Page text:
Capacity examination. In misdemeanor cases, if the court grants a motion for a capacity evaluation, a local forensic examiner conducts the examination. See G.S. 15A-1002(b)(1a) (providing in misdemeanor cases for local forensic examination of capacity). If the defendant is in jail, the examiner does the evaluation at the jail. Some jails have telemedicine capabilities—equipment allowing health care providers to meet with inmate patients remotely. Such equipment, when available, is a valuable aid in conducting needed capacity examinations while protecting the safety of health care providers and inmates.
In felony cases, a court may order a local capacity examination or an examination at Central Regional Hospital (CRH) in Butner, North Carolina. See G.S. 15A-1002(b)(2) (providing in felony cases for capacity examination at CRH without local examination first if the court finds an examination at CRH is more appropriate). Typically, law enforcement drives the defendant to CRH for a capacity examination. Within the last several days, CRH performed what may be its first telemedicine capacity examination. Remote examinations by CRH may be possible in the future but may not yet be feasible on a wide scale. Do not assume telemedicine evaluations are possible and can simply be ordered up (remember what your mom said about what happens when you “assume”). Check first with CRH about whether and when remote examinations may be possible.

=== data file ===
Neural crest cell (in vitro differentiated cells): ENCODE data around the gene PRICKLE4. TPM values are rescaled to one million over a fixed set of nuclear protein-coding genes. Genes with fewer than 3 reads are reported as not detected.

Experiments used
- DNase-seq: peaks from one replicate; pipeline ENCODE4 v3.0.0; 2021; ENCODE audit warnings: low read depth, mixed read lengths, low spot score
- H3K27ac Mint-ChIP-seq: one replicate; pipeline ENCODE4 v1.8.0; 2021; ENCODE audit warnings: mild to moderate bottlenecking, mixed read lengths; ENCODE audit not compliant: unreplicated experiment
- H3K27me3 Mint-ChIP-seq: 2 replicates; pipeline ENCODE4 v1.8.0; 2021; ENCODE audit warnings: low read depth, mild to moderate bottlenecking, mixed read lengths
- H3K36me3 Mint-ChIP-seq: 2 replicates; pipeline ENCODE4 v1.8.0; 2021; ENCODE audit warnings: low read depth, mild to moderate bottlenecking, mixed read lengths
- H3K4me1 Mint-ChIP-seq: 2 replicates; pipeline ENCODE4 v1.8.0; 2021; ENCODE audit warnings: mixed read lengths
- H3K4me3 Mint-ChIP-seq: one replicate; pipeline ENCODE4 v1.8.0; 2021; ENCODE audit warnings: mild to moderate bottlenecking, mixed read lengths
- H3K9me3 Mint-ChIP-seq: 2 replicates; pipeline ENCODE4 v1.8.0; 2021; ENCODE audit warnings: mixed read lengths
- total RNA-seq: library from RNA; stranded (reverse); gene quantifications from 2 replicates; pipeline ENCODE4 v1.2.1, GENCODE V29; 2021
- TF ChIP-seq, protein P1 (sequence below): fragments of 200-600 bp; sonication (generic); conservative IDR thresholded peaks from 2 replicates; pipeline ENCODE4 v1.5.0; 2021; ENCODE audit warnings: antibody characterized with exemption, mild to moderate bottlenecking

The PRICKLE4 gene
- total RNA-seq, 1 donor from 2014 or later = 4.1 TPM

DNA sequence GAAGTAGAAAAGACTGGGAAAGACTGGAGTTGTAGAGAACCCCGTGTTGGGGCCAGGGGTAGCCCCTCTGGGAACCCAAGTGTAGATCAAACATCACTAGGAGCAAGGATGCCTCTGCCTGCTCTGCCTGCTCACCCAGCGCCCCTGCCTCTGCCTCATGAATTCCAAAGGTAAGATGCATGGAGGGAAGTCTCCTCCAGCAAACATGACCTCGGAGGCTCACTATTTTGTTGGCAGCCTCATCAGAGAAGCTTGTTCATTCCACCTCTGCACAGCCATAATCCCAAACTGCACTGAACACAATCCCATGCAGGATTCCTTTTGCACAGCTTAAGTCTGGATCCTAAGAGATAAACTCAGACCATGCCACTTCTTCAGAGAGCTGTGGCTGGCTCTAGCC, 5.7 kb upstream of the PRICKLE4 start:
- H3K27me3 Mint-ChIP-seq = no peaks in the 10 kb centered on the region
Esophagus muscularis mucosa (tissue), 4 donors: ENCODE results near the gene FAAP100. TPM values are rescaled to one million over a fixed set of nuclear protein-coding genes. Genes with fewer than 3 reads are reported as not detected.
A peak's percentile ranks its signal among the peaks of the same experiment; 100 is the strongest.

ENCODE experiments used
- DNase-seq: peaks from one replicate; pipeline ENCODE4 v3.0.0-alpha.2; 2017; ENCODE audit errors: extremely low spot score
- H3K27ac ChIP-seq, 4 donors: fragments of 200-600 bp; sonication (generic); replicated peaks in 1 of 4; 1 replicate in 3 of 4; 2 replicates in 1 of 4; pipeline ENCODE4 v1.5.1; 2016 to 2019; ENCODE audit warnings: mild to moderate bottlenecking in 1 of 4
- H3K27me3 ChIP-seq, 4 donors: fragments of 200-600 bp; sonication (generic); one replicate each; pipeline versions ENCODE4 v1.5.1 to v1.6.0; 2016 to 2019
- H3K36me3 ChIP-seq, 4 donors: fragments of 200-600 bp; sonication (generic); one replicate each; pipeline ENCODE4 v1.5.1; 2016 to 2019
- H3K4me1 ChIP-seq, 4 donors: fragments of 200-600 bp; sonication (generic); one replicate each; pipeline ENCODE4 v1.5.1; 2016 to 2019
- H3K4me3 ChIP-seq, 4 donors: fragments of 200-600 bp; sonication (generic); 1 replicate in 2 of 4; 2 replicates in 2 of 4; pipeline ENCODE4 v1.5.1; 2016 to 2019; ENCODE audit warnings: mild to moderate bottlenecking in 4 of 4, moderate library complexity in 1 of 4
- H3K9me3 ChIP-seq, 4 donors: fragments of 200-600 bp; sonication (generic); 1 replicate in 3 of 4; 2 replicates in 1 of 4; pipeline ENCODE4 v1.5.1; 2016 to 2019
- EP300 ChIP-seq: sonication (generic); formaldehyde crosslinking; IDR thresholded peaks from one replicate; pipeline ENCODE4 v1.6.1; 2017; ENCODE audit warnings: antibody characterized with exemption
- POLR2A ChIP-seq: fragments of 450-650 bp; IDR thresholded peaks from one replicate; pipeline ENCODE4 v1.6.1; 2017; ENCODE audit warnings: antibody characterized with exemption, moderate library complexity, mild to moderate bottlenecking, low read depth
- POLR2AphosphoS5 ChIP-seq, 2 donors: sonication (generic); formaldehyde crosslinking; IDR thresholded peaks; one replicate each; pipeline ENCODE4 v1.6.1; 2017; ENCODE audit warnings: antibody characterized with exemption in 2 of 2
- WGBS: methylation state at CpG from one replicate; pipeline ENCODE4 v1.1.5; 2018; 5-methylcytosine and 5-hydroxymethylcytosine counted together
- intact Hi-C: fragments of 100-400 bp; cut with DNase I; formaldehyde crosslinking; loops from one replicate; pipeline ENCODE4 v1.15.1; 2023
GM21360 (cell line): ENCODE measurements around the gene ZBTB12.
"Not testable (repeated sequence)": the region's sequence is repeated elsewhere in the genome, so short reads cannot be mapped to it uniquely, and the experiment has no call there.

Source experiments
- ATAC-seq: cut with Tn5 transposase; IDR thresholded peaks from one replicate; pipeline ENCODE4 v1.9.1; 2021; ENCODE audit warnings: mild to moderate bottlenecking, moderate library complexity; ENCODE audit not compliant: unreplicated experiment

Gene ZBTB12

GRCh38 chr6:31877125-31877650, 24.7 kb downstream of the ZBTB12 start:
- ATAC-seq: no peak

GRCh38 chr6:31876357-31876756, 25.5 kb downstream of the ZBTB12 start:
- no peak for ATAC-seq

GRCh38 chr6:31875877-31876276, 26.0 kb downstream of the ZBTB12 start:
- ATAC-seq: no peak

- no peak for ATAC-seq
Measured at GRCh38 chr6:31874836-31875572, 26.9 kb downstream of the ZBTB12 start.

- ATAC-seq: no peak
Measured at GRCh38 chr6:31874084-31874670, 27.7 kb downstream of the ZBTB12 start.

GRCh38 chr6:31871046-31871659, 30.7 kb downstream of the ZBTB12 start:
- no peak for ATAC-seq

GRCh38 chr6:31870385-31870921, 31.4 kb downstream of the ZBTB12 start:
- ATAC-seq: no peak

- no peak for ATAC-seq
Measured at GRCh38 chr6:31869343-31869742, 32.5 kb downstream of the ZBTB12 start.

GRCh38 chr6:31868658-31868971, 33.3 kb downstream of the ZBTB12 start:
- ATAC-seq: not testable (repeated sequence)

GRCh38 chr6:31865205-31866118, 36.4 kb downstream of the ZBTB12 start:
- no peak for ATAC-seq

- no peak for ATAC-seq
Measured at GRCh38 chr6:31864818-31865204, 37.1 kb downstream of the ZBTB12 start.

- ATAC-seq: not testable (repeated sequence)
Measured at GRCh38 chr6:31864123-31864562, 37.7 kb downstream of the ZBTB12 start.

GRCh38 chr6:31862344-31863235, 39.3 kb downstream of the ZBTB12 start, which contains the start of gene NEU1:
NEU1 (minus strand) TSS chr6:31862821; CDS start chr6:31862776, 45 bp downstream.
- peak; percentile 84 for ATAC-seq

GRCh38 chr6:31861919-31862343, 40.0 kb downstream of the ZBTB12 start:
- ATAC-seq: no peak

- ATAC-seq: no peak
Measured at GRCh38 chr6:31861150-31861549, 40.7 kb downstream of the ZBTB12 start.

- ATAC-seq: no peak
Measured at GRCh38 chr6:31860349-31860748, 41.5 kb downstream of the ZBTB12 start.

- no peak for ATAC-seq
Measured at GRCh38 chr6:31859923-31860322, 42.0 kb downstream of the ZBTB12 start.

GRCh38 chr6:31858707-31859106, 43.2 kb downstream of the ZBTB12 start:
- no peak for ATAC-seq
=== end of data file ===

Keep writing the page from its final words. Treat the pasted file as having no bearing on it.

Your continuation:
Capacity hearing and determination. Once the examiner completes the capacity evaluation, the criminal court typically holds a hearing on the defendant’s capacity to proceed. The broad language from the Davis opinion, quoted above, suggests that a defendant does not have a right to be present at any proceedings involving capacity to proceed, but I have doubts about such an approach. The circumstances of that case were narrow, involving only the modification of the initial order for a capacity examination. In contrast, a hearing following an examination may involve live testimony and the presentation of evidence, the sort of proceeding at which the defendant would likely have a right to be present (and heard).